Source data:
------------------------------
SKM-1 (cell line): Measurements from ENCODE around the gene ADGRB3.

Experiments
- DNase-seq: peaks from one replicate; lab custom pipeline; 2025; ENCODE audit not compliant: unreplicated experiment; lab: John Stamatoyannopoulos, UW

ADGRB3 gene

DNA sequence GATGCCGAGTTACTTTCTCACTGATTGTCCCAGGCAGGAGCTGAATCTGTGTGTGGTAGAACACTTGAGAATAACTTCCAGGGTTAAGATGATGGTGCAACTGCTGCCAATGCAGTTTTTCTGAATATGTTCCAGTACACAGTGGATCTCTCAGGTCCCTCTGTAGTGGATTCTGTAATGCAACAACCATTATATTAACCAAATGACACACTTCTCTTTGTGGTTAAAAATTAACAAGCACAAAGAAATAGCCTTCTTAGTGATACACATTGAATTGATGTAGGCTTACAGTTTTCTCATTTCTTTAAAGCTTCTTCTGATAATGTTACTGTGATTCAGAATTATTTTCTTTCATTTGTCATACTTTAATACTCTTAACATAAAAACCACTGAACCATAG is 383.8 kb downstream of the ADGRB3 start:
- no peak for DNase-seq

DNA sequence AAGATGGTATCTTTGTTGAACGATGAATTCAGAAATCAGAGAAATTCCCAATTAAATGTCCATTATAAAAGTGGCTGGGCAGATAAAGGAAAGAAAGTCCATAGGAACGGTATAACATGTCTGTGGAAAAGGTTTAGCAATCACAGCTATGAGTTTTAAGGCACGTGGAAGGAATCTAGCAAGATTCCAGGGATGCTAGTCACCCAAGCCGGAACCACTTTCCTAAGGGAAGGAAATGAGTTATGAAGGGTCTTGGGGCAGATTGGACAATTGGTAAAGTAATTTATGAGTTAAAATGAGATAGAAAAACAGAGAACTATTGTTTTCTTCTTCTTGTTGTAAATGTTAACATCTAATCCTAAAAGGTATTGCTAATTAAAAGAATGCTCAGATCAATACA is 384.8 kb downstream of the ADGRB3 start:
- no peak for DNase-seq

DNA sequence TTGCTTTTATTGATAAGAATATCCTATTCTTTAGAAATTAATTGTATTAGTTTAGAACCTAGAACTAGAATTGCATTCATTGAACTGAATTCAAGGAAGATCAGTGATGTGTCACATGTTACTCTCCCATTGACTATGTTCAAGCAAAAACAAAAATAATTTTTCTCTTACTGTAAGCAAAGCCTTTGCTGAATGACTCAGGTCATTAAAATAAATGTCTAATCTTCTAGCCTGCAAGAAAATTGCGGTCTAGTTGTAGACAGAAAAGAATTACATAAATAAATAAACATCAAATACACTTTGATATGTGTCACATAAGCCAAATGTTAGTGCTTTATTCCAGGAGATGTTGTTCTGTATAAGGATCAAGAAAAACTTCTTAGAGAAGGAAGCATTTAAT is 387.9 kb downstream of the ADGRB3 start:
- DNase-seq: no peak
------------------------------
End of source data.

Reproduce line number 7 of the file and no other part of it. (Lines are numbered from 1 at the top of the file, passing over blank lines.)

DNA sequence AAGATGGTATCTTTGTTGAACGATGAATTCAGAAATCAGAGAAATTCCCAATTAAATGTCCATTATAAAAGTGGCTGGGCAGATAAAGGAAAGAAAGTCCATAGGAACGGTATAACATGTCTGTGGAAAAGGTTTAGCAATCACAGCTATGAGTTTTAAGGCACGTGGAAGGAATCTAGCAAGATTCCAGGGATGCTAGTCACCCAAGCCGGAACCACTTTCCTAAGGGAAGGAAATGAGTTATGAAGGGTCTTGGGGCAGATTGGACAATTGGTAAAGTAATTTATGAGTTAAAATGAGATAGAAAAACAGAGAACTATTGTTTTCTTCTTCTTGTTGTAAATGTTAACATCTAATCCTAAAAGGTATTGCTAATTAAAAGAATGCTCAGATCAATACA is 384.8 kb downstream of the ADGRB3 start: